DAVIS—The effects of the struggling American economy were felt even during Indian Falls Creek (IFC), July 29-Aug. 2, when attendance was down by 600 from the previous year, according to Executive Director Victor Cope.

“The IFC board anticipated a drop this year due to the economic conditions in our nation and the first year of higher registration fees,” Cope said. “Even though we had fewer at camp, God always shows up to encourage, convict, forgive, inspire, call, bind up the wounded and send us back out into the world super charged to fulfill the Great Commission again.

“The IFC board is hoping and praying that economic conditions will improve, and more of our people will be able to attend next year. The board will also be seeking ways to ease the economic burden of attending camp.

“The IFC board also thanks all the cabin owners for keeping rental fees to a minimum for Indian week. Our churches still struggle to attend Falls Creek each year. I didn’t have anybody complain, but I noticed it was very difficult for some of our churches to attend, due to the poor economics in some of our Indian congregations.”

As it was, 2,000 people attended IFC, representing 82 churches from 20 states across the nation. One attraction, perhaps, Cope said, was the return of keynote speaker evangelist Junior Hill from Decatur, Ala.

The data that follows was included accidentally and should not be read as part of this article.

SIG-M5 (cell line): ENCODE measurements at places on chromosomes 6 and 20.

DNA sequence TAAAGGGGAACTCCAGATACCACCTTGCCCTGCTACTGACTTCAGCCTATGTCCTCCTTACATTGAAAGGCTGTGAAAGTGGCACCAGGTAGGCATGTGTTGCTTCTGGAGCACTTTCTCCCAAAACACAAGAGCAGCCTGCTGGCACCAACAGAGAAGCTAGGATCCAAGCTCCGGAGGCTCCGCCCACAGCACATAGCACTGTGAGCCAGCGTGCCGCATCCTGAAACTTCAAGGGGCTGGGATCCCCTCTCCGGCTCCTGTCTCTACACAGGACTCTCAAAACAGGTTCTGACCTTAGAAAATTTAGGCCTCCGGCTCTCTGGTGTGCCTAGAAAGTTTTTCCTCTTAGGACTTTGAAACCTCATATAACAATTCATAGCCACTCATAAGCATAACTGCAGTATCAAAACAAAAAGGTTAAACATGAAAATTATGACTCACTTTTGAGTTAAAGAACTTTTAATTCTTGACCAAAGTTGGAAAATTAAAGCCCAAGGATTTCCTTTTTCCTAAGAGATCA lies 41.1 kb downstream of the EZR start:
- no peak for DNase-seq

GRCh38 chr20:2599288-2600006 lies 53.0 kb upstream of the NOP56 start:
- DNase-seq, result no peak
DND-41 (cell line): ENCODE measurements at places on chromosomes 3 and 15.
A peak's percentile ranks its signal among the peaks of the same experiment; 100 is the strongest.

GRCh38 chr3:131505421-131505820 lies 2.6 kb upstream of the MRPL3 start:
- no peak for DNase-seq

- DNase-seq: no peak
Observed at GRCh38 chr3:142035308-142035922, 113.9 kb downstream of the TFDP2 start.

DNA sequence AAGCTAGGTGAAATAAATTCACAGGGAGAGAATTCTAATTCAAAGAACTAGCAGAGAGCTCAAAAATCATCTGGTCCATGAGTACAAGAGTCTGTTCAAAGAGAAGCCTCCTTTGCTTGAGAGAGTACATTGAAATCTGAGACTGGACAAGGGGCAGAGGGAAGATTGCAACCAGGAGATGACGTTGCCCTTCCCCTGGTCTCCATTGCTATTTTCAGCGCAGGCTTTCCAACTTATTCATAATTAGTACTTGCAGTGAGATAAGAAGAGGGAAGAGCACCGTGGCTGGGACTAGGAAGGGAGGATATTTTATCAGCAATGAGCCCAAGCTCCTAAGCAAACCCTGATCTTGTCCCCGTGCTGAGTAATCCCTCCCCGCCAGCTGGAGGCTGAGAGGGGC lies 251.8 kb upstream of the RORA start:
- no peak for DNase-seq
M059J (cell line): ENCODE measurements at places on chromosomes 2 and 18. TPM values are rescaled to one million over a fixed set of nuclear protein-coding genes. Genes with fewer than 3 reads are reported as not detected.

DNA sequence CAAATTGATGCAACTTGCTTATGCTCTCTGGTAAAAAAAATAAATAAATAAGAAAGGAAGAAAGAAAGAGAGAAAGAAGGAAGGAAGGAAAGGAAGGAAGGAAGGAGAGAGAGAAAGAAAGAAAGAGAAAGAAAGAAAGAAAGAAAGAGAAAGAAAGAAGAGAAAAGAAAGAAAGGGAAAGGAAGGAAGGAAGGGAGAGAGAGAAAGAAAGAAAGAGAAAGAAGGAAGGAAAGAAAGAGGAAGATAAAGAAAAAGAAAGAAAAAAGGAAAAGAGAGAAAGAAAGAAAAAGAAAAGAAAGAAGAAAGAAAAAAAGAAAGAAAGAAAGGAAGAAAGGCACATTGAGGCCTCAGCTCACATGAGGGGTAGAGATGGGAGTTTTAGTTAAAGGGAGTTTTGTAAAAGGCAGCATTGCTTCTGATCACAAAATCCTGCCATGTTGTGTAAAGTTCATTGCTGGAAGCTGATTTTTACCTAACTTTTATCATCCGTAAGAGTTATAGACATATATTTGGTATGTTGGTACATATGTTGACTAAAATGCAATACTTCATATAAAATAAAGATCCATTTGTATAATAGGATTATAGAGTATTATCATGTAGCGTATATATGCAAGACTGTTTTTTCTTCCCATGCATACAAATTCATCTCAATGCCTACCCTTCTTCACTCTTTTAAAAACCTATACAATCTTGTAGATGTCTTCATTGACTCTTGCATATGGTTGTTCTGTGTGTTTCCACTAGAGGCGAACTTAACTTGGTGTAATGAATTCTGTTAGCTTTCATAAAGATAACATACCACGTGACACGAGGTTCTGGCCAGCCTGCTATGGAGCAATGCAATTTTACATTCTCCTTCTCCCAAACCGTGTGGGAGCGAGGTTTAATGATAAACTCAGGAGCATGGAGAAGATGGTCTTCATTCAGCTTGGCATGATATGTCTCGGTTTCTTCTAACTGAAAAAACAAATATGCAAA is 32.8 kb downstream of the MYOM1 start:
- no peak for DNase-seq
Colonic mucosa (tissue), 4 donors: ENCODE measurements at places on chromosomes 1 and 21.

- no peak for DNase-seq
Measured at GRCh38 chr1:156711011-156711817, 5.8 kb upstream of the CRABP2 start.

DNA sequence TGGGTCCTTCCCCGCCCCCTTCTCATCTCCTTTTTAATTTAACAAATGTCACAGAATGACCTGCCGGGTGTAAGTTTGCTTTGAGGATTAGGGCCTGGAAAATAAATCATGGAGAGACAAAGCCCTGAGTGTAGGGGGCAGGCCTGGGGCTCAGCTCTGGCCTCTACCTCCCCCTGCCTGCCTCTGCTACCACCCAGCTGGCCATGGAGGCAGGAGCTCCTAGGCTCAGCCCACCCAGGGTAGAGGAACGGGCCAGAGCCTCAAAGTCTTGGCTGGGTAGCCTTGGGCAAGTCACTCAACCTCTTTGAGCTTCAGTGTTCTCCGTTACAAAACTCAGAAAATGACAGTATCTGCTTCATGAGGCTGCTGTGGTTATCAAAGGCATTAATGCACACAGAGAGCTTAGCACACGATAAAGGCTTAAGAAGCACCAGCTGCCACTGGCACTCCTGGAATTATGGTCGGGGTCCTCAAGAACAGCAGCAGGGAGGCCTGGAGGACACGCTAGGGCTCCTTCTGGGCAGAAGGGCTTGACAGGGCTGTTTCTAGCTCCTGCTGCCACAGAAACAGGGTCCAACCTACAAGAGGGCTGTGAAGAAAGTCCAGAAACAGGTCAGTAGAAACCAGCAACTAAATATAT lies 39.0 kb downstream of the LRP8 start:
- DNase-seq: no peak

“Junior Hill has just been a tremendous preacher for us,” Cope said. “This is his second year here, and he just has a natural connection with our people. I think it’s cultural. Our kids are taught to listen to the elders, and I think that’s part of it, too. I sat by some middle school kids, and, I tell you, those kids were getting every joke Brother Junior told!”

Cope said a change in some public school schedules also forced IFC to go to a Sun.-Thurs. schedule from the normal Mon.-Fri. format, and that may have affected attendance as well.

Two things that didn’t change were the blood and bone marrow drives.

“We have been doing that for 10 years or more,” Cope said. “One of our pastor’s wives had leukemia and needed blood desperately, so we just decided to start having a blood drive every year. And, then we added the bone marrow registry.

“This year, we exceeded our goal. I challenged the campers if we collected 130 units of blood and had 42 new people to sign up for the bone marrow registry, that we would do something crazy with my hair again. The blood drive resulted in 146 units of blood donated and the bone marrow goal was surpassed.”

So, once again, Thursday night was “haircut night.” Cope and several others, including BGCO past president Emerson Falls, either got “buzzed,” or left proudly wearing new Mohawk haircuts to the delight of the crowd assembled in the Tabernacle.

On a more serious note, IFC introduced a new educational direction for IFC 2013 and beyond. Training and education will be enhanced at camp for pastors (existing/new), missionaries, women, young adults and youth.

“We hope the new direction will encourage more of our people to heed the call into ministry,” Cope explained. “The program will be co-chaired by Falls and Oklahoma Baptist University faculty member Jennifer Barnett.

IFC campers also were introduced to the capital campaign, the goal of which is to raise $1 million for the endowment fund.

“The endowment would generate $50,000 in interest each year, which would allow IFC to strengthen programming and help more of our churches to attend camp,” Cope said.

The goal for 2013 is $100,000 for the fund, Cope added.